Vaginal washings were collected 2 days postinfection and stored at −70°C until further use. Spinal cords were collected and homogenized 7 days (unvaccinated mice) or 14 days (vaccinated mice) after infection and stored at −70°C until further use. DNA was extracted in a MagNA Pure LC robot (Roche Diagnostics, Mannheim, Germany) using a MagNA Pure DNA Isolation kit according to the manufacturer's instructions. The number of HSV-2 DNA copies was determined by quantitative PCR, as described previously (28), and is expressed in terms of genome equivalents (geq).
Delayed-type hypersensitivity (DTH) reactions were performed as previously described (40).
Assays of IFN-γ production from CD4+ spleen cells and IL-12 production from spleen cells were performed using a cell ELISA that utilizes murine IFN-γ and IL-12 DuoSet ELISA kits (R&D Systems), as previously described (40). CD4+ T-cell activation was performed with CD8-depleted splenocyte cultures in the presence of inactivated whole virus, as described previously (40). The 48-h culture supernatants from HSV-2-activated spleen cells were also analyzed using a Mouse Th1/Th2 10plex Ready-to-Use FlowCytomix Multiplex kit (eBioscience) and a FACSCanto flow cytometer (BD).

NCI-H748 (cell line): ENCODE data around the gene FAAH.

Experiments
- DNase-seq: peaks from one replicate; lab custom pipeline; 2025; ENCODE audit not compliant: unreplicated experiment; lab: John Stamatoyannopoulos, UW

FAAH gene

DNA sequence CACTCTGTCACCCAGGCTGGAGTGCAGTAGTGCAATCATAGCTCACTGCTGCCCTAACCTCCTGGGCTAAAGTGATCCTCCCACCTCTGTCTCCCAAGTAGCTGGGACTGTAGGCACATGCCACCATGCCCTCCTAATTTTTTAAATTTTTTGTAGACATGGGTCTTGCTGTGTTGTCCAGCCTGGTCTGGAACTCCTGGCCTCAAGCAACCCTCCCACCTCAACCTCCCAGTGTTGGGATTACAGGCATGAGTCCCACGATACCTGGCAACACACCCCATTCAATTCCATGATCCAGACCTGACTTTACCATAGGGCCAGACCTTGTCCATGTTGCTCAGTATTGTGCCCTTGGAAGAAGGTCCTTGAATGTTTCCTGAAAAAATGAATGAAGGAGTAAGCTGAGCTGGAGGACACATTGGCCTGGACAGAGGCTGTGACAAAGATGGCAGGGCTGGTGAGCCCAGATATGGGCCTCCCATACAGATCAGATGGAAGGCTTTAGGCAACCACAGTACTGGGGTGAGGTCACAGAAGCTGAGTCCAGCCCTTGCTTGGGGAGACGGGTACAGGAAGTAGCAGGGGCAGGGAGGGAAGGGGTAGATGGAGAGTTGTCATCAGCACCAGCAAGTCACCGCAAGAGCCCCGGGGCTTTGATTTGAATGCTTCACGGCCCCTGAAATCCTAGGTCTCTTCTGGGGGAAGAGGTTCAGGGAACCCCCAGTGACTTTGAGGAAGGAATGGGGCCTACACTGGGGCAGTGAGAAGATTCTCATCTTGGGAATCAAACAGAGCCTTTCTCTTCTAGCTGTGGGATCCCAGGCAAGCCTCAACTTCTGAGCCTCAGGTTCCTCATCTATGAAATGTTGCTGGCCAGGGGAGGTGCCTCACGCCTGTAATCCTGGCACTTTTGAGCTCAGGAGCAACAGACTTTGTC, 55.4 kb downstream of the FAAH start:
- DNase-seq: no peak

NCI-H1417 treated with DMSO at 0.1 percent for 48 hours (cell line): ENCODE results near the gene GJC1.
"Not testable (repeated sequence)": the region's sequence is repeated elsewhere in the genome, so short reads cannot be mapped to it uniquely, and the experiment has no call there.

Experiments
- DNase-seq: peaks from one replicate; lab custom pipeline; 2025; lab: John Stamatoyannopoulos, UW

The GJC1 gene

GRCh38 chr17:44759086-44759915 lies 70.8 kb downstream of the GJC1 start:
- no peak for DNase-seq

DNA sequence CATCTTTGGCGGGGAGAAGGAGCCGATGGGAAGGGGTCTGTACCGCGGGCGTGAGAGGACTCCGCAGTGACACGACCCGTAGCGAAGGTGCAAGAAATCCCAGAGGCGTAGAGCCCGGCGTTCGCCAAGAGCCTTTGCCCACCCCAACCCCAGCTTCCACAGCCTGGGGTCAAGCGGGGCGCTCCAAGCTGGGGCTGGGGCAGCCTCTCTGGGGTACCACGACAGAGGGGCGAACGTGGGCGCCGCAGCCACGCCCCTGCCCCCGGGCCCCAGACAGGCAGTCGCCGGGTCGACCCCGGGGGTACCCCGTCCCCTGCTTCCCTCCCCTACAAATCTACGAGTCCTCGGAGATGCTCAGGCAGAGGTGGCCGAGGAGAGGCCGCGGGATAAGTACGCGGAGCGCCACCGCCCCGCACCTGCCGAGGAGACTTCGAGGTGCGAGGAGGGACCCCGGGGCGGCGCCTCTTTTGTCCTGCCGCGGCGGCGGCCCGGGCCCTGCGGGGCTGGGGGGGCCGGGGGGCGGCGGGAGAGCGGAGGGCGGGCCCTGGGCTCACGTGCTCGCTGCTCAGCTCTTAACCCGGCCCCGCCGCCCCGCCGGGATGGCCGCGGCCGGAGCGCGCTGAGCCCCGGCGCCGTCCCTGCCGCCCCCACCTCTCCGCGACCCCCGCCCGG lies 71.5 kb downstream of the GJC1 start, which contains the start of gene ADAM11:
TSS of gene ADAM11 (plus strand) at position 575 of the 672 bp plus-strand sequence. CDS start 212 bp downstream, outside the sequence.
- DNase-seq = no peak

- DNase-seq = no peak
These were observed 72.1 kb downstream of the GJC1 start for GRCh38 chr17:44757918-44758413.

For human samples, genotype and allele frequencies were compared using the chi-square test. Differences were considered significant at P < 0.05. The calculations were conducted using online software. Hardy-Weinberg tests, haplotype association tests, and permutation tests were performed using Haploview software. Bonferroni's correction for multiple testing was used when appropriate. All the allele and genotype frequencies were found to be in Hardy-Weinberg equilibrium. Statistical analyses of human IFN-γ secretion and the mouse experiments were performed using the nonparametric Mann-Whitney U test and GraphPad Prism ver. 5 software. Differences were considered significant at P < 0.05.